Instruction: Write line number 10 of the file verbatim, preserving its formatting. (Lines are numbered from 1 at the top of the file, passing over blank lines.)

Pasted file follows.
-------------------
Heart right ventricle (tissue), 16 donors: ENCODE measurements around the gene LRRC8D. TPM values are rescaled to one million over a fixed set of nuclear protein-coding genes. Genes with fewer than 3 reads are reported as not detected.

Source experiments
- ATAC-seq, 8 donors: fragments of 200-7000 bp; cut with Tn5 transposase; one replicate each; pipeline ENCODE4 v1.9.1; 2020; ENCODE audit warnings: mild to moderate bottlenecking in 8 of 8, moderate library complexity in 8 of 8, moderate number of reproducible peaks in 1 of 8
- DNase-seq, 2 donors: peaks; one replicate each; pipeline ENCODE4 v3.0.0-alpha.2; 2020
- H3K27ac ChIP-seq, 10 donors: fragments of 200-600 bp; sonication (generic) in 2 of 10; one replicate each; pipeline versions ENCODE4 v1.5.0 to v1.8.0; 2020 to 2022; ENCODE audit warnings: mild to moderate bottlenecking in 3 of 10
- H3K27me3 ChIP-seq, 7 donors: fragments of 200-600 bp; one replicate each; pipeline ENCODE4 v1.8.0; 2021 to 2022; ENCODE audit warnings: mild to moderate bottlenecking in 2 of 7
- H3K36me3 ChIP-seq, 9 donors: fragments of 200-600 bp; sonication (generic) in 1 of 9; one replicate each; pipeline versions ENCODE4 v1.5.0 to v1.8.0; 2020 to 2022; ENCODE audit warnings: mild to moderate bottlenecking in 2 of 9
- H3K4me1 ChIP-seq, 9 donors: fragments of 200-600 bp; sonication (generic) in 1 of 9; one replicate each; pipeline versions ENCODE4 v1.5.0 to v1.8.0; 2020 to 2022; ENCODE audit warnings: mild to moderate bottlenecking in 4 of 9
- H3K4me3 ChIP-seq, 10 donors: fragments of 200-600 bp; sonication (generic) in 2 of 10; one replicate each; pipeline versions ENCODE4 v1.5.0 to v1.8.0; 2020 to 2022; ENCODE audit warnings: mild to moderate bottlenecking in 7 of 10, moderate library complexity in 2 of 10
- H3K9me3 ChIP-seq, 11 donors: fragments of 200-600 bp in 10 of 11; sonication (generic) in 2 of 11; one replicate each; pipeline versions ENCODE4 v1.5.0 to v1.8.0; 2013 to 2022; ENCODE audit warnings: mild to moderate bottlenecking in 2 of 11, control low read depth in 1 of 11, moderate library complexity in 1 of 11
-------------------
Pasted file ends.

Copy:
- H3K9me3 ChIP-seq, 11 donors: fragments of 200-600 bp in 10 of 11; sonication (generic) in 2 of 11; one replicate each; pipeline versions ENCODE4 v1.5.0 to v1.8.0; 2013 to 2022; ENCODE audit warnings: mild to moderate bottlenecking in 2 of 11, control low read depth in 1 of 11, moderate library complexity in 1 of 11